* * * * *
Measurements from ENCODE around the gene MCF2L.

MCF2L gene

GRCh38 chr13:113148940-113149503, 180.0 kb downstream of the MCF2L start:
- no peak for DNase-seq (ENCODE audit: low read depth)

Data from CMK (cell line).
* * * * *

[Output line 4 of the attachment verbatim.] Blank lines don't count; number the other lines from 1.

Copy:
- no peak for DNase-seq (ENCODE audit: low read depth)